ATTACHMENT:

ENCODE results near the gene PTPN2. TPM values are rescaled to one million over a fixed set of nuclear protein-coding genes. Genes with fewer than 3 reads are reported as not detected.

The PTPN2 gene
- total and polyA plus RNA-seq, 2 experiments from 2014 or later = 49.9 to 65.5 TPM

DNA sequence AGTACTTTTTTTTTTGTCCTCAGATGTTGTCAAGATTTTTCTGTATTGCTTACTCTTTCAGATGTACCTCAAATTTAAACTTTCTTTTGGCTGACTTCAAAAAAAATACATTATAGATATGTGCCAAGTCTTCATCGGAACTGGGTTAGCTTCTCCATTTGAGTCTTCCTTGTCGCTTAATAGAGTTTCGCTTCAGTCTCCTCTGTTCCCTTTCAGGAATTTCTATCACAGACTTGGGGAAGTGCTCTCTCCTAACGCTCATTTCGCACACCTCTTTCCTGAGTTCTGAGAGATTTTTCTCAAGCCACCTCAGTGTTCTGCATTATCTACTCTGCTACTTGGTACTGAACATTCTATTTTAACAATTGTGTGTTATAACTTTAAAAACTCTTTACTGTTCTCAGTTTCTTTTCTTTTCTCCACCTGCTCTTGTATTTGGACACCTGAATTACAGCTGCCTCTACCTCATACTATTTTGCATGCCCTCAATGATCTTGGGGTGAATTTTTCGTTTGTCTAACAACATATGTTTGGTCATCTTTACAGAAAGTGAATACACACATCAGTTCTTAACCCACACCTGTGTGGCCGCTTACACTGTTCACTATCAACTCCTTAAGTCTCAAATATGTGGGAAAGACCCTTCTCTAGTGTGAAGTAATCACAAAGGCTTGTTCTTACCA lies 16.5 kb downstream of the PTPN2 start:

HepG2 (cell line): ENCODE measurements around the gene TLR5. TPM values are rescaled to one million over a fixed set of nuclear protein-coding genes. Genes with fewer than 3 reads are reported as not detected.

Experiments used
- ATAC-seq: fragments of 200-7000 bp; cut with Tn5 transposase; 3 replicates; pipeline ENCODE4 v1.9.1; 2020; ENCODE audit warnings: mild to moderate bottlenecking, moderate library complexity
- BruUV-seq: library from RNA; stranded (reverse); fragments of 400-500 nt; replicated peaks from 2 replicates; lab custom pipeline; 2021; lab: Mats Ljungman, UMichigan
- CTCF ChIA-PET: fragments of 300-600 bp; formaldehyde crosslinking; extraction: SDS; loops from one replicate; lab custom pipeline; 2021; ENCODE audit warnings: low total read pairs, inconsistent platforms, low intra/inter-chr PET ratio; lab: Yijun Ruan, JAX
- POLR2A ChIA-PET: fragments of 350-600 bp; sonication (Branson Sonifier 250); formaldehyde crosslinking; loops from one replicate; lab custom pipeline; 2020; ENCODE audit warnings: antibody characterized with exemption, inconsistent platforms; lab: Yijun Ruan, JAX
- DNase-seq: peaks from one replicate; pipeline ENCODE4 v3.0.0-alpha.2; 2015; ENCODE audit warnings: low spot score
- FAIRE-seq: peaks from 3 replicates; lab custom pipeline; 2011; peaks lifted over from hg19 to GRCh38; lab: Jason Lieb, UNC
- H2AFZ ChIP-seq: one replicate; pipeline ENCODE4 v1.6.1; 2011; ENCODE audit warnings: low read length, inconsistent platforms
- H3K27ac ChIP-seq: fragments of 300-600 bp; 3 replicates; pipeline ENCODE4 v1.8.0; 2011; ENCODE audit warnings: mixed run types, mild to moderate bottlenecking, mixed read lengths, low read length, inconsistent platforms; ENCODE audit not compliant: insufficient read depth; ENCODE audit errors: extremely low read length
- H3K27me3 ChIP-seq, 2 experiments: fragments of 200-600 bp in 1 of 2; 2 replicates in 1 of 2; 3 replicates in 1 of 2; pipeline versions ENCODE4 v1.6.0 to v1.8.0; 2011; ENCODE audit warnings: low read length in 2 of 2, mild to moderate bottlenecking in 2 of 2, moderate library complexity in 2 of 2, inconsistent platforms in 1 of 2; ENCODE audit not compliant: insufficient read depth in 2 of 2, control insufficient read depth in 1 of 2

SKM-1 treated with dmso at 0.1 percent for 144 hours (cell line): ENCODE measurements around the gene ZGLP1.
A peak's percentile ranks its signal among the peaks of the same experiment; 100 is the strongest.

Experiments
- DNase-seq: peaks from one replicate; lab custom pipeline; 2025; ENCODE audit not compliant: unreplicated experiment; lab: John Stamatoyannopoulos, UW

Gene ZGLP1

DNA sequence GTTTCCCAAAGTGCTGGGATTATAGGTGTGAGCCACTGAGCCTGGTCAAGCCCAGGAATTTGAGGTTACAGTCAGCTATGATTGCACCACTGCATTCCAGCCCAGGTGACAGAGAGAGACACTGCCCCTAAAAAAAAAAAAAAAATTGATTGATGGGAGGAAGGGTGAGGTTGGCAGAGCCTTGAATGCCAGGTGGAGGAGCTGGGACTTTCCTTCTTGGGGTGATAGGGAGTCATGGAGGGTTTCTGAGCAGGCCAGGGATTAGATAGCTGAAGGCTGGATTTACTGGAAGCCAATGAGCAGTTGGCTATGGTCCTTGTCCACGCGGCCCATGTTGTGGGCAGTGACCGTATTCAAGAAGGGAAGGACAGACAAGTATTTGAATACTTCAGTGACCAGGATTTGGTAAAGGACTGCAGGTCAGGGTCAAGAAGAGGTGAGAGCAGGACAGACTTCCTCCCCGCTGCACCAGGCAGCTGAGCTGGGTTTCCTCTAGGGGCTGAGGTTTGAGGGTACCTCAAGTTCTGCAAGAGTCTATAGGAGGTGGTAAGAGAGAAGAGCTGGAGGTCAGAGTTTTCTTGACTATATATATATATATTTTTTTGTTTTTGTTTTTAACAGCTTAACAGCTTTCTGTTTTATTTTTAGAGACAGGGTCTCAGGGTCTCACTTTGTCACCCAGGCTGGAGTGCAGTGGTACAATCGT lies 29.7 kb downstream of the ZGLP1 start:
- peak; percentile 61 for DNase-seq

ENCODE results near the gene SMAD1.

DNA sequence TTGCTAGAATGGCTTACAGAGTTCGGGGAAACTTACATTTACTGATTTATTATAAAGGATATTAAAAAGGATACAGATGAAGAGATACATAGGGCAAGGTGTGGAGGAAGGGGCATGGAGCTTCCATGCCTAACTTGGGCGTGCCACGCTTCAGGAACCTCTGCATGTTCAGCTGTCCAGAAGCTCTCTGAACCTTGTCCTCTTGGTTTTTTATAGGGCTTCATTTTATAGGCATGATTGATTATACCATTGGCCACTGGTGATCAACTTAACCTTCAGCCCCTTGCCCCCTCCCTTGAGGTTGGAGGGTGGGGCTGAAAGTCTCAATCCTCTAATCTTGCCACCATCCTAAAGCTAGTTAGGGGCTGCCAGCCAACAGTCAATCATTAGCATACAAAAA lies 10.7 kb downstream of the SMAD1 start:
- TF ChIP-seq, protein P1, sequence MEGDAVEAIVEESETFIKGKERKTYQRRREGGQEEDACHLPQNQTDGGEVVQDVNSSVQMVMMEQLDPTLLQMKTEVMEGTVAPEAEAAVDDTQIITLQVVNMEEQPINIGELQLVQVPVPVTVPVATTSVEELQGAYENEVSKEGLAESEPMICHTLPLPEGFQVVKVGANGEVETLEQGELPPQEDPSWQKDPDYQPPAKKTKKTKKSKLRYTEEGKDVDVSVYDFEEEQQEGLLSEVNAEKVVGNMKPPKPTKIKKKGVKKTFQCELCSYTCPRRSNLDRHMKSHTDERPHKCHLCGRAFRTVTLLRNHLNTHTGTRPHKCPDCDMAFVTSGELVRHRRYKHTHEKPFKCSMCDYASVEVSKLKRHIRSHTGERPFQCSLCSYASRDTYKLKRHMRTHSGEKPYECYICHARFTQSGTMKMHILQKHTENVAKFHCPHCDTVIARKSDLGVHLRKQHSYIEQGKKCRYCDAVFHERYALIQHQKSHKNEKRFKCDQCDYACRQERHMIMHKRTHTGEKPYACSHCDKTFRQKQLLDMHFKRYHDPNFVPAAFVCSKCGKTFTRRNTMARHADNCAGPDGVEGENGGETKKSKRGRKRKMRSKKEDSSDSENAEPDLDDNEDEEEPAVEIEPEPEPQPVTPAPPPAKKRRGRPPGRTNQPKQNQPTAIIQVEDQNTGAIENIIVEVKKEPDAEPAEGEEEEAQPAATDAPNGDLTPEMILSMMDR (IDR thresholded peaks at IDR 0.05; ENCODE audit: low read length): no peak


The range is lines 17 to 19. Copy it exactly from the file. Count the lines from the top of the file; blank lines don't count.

A peak's percentile ranks its signal among the peaks of the same experiment; 100 is the strongest.

Experiments
- DNase-seq: peaks from one replicate; lab custom pipeline; 2025; ENCODE audit not compliant: unreplicated experiment; lab: John Stamatoyannopoulos, UW